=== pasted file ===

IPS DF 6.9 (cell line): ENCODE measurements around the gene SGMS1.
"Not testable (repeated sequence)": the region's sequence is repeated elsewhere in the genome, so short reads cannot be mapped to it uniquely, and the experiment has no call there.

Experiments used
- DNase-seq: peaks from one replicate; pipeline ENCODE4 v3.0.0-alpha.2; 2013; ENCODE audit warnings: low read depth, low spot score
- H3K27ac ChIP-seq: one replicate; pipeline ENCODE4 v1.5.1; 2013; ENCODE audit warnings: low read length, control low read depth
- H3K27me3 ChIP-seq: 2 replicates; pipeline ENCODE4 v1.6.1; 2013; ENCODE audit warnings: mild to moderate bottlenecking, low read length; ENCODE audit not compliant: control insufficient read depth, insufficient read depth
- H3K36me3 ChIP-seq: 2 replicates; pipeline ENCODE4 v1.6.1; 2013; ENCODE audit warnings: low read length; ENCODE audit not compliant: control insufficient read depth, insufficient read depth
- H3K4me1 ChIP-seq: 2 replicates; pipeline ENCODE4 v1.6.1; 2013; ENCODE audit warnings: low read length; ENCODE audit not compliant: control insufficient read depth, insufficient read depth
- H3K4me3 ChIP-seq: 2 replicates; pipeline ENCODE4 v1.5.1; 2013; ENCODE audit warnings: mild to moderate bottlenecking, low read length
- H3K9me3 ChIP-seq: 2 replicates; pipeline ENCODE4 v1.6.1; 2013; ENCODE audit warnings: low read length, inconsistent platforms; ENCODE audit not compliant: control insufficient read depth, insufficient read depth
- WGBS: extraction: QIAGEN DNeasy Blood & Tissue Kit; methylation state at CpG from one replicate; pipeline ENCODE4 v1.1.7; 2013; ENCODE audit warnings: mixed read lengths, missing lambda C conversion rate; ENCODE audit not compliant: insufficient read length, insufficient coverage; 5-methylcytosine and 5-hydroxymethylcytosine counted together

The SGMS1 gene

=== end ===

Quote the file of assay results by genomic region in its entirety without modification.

IPS DF 6.9 (cell line): ENCODE measurements around the gene SGMS1.
"Not testable (repeated sequence)": the region's sequence is repeated elsewhere in the genome, so short reads cannot be mapped to it uniquely, and the experiment has no call there.

Experiments used
- DNase-seq: peaks from one replicate; pipeline ENCODE4 v3.0.0-alpha.2; 2013; ENCODE audit warnings: low read depth, low spot score
- H3K27ac ChIP-seq: one replicate; pipeline ENCODE4 v1.5.1; 2013; ENCODE audit warnings: low read length, control low read depth
- H3K27me3 ChIP-seq: 2 replicates; pipeline ENCODE4 v1.6.1; 2013; ENCODE audit warnings: mild to moderate bottlenecking, low read length; ENCODE audit not compliant: control insufficient read depth, insufficient read depth
- H3K36me3 ChIP-seq: 2 replicates; pipeline ENCODE4 v1.6.1; 2013; ENCODE audit warnings: low read length; ENCODE audit not compliant: control insufficient read depth, insufficient read depth
- H3K4me1 ChIP-seq: 2 replicates; pipeline ENCODE4 v1.6.1; 2013; ENCODE audit warnings: low read length; ENCODE audit not compliant: control insufficient read depth, insufficient read depth
- H3K4me3 ChIP-seq: 2 replicates; pipeline ENCODE4 v1.5.1; 2013; ENCODE audit warnings: mild to moderate bottlenecking, low read length
- H3K9me3 ChIP-seq: 2 replicates; pipeline ENCODE4 v1.6.1; 2013; ENCODE audit warnings: low read length, inconsistent platforms; ENCODE audit not compliant: control insufficient read depth, insufficient read depth
- WGBS: extraction: QIAGEN DNeasy Blood & Tissue Kit; methylation state at CpG from one replicate; pipeline ENCODE4 v1.1.7; 2013; ENCODE audit warnings: mixed read lengths, missing lambda C conversion rate; ENCODE audit not compliant: insufficient read length, insufficient coverage; 5-methylcytosine and 5-hydroxymethylcytosine counted together

The SGMS1 gene